So much selling advice is littered with complexity – here is one simple observation.

Every one of us is selling something every day. Sales people are pitching customers. CEO’s are convincing new hires to join the team or selling investors on putting money into the company vision. Even project managers are selling the rest of the team to stick to a plan.

But we all know that selling and closing are two different animals. There are many traits to great sellers. Whenever you are selling anything, you are trained to look for buying signals such as:

  • Asking about price and payment options
  • Asking when you can get started or when product would be delivered
  • Physical cues such as nodding their head or leaning forward

These all sound like good – if not typical – sales training pieces of advice. These and many others can be found all around the Internet and almost all of the articles and books are addressing what I would term as more transactional selling.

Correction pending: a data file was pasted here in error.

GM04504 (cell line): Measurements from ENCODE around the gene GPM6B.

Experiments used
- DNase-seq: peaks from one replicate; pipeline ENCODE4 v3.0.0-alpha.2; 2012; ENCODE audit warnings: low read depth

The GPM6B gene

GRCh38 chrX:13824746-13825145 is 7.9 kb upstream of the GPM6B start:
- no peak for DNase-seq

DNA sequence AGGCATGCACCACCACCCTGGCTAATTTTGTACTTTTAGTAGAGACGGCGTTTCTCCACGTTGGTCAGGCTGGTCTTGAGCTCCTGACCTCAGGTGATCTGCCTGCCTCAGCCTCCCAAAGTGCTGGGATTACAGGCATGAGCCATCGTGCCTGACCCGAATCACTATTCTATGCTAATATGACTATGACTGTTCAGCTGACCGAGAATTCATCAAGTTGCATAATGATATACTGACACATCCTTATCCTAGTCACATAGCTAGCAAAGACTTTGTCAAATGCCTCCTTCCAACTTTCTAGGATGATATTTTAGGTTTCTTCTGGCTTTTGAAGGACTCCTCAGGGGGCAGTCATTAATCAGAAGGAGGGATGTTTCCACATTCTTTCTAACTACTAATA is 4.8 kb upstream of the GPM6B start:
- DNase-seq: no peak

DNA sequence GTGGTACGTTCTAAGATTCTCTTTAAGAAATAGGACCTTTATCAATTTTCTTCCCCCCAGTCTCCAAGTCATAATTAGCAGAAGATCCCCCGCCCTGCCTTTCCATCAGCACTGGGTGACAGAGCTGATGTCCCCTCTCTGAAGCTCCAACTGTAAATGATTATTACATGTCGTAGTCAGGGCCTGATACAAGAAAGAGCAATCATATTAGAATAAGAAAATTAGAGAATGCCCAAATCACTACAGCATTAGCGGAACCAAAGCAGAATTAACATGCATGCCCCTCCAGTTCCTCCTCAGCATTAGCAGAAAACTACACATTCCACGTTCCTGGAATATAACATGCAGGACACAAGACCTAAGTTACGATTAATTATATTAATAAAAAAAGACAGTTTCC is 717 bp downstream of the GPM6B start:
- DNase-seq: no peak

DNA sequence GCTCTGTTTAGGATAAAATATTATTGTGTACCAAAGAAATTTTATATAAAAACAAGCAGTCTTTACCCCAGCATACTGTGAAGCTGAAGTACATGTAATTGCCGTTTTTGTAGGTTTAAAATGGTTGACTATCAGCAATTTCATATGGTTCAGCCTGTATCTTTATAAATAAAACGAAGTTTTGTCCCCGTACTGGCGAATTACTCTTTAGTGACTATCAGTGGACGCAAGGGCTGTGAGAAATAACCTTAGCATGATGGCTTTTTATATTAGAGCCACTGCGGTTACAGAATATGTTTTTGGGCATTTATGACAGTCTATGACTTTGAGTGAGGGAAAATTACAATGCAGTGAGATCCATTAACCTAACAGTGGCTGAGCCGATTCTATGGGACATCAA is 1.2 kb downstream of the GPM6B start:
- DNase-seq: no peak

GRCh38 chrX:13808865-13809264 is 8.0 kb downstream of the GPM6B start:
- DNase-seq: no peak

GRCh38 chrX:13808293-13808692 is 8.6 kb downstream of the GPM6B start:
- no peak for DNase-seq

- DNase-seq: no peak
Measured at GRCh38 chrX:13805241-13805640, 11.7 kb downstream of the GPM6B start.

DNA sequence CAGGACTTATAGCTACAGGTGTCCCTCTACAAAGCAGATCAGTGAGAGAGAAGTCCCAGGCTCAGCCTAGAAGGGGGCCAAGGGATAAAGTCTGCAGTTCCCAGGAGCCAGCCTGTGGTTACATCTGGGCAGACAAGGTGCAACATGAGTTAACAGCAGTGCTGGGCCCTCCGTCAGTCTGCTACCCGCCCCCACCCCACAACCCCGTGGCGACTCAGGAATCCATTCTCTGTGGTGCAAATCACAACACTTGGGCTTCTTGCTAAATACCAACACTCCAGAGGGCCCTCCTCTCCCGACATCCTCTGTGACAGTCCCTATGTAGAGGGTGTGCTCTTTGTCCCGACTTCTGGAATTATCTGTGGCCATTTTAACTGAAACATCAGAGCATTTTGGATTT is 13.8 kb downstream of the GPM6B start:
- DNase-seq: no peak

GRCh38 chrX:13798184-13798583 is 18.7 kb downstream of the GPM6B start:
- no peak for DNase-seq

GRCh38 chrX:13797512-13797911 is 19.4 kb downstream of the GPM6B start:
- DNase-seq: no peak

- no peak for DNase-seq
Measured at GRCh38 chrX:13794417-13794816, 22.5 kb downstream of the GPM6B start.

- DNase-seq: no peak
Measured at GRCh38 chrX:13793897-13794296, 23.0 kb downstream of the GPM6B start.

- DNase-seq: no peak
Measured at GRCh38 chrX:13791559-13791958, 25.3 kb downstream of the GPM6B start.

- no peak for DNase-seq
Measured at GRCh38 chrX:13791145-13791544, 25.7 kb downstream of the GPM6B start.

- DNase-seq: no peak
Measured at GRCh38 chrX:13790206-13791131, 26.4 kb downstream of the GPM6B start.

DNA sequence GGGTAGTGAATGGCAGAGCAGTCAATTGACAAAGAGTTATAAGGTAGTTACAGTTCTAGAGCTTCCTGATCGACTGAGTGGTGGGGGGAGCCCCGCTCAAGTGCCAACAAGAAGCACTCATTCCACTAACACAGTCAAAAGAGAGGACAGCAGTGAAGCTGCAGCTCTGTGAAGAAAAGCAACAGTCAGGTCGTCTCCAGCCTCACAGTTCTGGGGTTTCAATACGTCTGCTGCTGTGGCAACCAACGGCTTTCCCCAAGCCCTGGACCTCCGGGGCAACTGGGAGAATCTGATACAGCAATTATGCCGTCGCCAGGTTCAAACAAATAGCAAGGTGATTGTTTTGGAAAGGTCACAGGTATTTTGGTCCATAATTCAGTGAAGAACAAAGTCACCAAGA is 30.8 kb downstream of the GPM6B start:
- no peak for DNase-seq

This is important for all of us and I would encourage all of you to find ways to look for these signals regardless of your position or experience when faced with improving your transactional selling opportunities.

But today, I want to address something a little less tactical and maybe a little more focused on zen-like selling opportunities. These might include:

  • Convincing someone to join your weekend cover band, or
  • Getting buy-in on that hockey tournament in another city, or
  • Opening up a dialog with a writer prospect to join a new community blog.

All of these are not life & death and most have a selling component but does not seem to be as critical as business selling. I believe there are many business-selling opportunities that feel like non-business critical selling.

So, when you are in these situations, should you look for the same transactional signals? I think there is a simpler approach when looking for buy-in from others.

I have found that in just about every one of these situations, people generally vote with their time and/or their money.

Looking for a buying signal, follow the actions of your prospect, if they write you a check or actually show up at your invite, you have closed the deal.

This article first appeared in INC.COM – find more of my articles there.